Red Sox stay hot with win over Angels, 7-0

191542.jpg

Red Sox stay hot with win over Angels, 7-0

By SeanMcAdam
CSNNE.com

ANAHEIM, Calif. -- The same team which needed eight games before it posted its first road win of the season now, seemingly, can't lose away from home.

The Red Sox shut out the Los Angeles Angels of Anaheim Sunday, 7-0, completing a sweep of their four-game series, during which they outscored the home team 20-5. The win was Boston's fifth in a row on the road after beginning the season 0-7.

Once more, strong starting pitching set the tone for the Red Sox. John Lackey beat his former team for the fourth time in four starts, limiting them to six hits over eight innings to even his record at 2-2.

Lackey, too, has enjoyed a turnaround to his young season. He was crushed for 15 runs in his first 8 23 innings, but over his last two outings, he's given up just one run in 14 innings.

The Sox pounced on Angels starter Matt Palmer in the first for three runs on run-scoring double from Adrian Gonzalez, an RBI-single by David Ortiz and a fielder's choice from Mike Cameron.

Carl Crawford cranked his first homer of the year in the sixth with Ortiz (balk) aboard. A sacrifice fly from Dustin Pedroia in the fifth and a run-scoring single by Gonzalez in the seventh closed out the scoring.

The four-game sweep here was the first for the Red Sox since June 12-15, 1980.

PLAYER OF THE GAME: John Lackey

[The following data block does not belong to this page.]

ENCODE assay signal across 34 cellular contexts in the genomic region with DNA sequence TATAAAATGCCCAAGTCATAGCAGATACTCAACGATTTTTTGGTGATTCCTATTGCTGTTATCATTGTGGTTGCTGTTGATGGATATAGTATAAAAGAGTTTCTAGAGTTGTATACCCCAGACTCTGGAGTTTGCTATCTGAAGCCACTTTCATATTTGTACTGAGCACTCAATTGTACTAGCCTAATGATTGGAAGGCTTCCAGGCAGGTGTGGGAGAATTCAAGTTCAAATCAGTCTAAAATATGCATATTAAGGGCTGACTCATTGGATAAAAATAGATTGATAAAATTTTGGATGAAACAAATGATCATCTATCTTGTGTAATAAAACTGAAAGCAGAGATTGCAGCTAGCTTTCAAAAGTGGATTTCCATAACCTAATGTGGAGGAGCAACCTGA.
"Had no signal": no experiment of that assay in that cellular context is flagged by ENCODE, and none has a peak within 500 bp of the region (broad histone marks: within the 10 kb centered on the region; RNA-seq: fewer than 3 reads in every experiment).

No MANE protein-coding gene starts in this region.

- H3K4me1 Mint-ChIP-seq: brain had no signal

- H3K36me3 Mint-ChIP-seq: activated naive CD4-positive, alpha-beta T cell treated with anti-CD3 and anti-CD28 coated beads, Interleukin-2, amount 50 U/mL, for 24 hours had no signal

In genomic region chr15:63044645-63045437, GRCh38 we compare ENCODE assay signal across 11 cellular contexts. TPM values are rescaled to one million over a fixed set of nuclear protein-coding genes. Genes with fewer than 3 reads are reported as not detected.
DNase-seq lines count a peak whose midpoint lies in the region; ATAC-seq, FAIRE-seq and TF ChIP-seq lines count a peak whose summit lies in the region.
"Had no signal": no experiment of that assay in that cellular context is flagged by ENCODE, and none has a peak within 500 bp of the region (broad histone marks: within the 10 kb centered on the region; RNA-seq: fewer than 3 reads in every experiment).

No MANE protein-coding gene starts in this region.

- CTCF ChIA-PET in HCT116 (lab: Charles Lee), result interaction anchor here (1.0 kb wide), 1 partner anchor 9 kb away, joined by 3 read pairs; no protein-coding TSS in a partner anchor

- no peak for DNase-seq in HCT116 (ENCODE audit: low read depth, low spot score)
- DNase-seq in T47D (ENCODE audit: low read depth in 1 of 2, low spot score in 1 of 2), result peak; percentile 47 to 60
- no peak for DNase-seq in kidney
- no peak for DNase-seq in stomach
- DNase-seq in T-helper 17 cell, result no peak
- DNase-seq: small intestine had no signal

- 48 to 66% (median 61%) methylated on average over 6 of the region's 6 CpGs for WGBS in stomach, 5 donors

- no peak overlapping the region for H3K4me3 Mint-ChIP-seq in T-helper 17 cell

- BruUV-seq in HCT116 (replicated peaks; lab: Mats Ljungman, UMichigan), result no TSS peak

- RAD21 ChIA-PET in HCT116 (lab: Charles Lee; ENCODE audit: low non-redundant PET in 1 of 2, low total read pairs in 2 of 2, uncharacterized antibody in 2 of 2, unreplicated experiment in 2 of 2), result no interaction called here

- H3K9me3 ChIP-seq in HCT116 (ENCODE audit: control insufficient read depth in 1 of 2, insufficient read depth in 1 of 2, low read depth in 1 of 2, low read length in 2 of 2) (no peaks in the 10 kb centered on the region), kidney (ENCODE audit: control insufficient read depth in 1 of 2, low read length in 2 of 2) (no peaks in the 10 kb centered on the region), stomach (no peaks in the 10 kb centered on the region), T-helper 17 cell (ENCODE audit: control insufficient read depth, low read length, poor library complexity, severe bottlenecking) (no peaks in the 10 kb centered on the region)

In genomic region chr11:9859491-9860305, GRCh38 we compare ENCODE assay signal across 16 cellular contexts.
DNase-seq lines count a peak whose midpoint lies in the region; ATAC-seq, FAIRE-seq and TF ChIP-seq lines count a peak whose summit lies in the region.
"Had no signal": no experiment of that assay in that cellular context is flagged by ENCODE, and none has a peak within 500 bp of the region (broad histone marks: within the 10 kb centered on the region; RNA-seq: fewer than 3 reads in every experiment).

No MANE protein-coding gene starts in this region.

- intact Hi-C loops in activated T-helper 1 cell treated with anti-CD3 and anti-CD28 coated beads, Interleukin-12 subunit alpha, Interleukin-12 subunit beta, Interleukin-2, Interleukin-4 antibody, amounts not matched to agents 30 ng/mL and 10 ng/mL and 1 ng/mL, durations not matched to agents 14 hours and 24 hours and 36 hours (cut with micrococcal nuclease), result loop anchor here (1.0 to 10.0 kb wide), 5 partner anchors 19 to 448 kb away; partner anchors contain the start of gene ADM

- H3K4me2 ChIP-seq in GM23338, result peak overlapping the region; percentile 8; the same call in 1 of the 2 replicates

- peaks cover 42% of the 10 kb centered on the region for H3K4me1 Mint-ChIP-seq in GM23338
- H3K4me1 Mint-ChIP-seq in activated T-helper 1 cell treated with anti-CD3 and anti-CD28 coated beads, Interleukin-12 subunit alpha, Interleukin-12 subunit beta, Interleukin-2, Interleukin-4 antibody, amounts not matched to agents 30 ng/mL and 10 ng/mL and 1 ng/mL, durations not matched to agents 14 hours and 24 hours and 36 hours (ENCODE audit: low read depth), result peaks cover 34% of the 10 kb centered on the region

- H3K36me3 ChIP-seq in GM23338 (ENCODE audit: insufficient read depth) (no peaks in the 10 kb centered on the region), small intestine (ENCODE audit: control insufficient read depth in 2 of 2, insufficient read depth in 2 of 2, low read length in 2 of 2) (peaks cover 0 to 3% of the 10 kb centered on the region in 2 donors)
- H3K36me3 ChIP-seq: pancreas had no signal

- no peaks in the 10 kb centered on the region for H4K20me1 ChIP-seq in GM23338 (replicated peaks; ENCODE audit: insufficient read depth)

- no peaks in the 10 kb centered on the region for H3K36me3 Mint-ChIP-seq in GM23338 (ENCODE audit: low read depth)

Whether they meant it or not, the Red Sox apparently have John Lackey's attention.

Ever since Lackey's turn was skipped following a rainout, the Red Sox rotation has been on a roll and Lackey has turned things completely around. He tossed eight shutout innings Sunday, allowing just six hits while walking only one.

Lackey has now allowed just one run over his last 14 innings; in his first two starts combined, he was rocked for 15 runs in 8 23 innings.
HONORABLE MENTION: Adrian Gonzalez
Gonzalez had three hits and two RBI and is tied for the team lead with 12 RBI.

Gonzalez doubled home the first run of the game in the first inning, then singled home the fial one when he scored Marco Scutaro from second in the seventh inning.

GOAT OF THE GAME: (Tie) Torii Hunter and Vernon Wells

The two highly-paid veteran outfielders combined to go 0-for-5 as the Angels offense couldn't get untracked.

Hunter is hitting .102 over his last 13 games and Wells is at .169 for the season.

TURNING POINT
In the third inning, with the Red Sox leading 3-0, the Angels got two speedsters -- Peter Bourjos and Erick Aybar -- on base with no outs. But Lackey got Bobby Abreu to hit into a double-play and the Angels only got two more baserunners into scoring position the rest of the way.

BY THE NUMBERS: 0.88
Through the first 12 games, Red Sox starters had an ERA of 6.71; in the last nine, the ERA is 0.88.

QUOTE OF NOTE
"What's it look like?" -- John Lackey, when asked if being skipped in the Red Sox rotation has served as motivation in his last two starts.

Sean McAdam can be reached at smcadam@comcastsportsnet.com.Follow Sean on Twitter at http:twitter.comsean_mcadam

Cassidy: 'Trying to set a standard' of being one of the NHL's better teams